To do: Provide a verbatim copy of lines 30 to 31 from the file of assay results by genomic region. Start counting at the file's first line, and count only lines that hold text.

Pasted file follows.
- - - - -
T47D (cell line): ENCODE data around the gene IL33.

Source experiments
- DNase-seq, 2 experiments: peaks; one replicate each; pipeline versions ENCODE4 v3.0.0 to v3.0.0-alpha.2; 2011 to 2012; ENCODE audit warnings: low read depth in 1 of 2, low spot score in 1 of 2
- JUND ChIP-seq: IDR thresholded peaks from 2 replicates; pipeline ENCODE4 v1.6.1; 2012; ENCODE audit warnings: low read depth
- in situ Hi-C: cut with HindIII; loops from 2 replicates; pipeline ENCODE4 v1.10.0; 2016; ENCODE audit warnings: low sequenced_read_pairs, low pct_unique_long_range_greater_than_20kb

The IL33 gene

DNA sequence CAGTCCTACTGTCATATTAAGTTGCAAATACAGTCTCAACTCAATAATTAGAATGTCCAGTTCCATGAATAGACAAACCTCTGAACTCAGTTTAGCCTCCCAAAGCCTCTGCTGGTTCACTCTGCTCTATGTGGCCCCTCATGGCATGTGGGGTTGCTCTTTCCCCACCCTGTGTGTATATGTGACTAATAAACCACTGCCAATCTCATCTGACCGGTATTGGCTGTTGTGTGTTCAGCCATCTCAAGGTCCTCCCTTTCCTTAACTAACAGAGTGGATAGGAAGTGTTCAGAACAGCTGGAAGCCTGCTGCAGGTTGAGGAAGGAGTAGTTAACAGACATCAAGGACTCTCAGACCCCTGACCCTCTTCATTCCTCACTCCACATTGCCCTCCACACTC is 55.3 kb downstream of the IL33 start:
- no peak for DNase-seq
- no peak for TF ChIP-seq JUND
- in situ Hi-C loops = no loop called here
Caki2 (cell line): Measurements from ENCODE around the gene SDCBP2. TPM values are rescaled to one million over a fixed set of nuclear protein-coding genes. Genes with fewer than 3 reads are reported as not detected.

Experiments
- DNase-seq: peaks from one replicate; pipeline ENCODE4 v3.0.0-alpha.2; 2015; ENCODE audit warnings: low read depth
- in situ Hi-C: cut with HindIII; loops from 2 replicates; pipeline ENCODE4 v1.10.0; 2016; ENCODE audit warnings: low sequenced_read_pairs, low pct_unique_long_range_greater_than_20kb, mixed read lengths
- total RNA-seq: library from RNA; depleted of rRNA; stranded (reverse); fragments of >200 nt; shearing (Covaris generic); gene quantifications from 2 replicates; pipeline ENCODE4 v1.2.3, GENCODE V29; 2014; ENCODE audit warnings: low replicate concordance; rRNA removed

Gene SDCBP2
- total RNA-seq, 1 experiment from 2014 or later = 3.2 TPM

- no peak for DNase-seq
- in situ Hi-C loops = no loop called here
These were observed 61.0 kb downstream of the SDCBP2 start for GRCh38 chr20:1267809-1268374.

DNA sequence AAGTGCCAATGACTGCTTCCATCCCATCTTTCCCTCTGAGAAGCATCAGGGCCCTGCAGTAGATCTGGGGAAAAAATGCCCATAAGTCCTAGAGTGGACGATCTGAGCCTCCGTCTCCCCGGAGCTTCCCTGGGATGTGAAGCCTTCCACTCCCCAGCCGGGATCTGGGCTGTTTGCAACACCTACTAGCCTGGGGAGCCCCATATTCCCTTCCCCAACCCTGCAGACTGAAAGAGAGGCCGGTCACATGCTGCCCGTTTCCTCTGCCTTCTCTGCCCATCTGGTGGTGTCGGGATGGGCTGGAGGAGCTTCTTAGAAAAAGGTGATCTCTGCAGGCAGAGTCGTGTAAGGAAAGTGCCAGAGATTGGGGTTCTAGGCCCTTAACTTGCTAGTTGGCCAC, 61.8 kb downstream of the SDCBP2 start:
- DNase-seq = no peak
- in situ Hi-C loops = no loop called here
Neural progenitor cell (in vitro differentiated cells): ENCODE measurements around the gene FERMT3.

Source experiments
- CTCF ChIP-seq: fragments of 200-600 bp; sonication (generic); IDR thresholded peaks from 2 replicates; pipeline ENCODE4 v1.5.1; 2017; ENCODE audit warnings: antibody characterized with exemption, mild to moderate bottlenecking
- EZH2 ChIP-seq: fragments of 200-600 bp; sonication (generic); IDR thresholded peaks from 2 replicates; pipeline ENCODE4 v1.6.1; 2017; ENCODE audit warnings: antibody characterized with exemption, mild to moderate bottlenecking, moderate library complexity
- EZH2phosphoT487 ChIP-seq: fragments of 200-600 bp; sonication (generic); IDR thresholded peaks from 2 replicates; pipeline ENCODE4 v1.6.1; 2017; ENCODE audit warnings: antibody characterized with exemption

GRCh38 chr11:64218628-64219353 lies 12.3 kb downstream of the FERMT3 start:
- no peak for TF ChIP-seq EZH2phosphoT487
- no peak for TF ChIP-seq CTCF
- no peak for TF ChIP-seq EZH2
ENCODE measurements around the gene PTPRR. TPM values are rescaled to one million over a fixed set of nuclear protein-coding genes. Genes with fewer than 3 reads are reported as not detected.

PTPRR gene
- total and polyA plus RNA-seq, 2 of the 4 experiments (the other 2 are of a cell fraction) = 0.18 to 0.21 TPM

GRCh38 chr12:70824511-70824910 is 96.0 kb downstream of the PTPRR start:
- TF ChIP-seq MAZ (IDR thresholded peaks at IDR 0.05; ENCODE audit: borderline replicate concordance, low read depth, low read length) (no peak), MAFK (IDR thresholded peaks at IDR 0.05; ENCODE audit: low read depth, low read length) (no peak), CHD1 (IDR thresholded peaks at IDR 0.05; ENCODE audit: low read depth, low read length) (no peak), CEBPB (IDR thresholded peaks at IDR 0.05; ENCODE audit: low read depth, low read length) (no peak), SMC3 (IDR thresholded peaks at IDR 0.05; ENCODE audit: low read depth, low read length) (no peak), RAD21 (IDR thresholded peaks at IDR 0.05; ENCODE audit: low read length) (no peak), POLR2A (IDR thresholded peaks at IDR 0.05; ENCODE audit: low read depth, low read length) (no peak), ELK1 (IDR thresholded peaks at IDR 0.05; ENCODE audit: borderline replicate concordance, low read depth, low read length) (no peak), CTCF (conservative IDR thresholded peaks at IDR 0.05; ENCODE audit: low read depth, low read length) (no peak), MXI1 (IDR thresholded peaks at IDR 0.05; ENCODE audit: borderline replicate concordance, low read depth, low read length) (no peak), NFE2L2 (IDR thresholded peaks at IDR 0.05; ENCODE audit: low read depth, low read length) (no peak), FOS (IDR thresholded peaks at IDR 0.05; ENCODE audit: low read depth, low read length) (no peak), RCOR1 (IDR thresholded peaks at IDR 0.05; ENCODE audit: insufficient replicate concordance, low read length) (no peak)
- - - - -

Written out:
- no peak for TF ChIP-seq EZH2phosphoT487
- no peak for TF ChIP-seq CTCF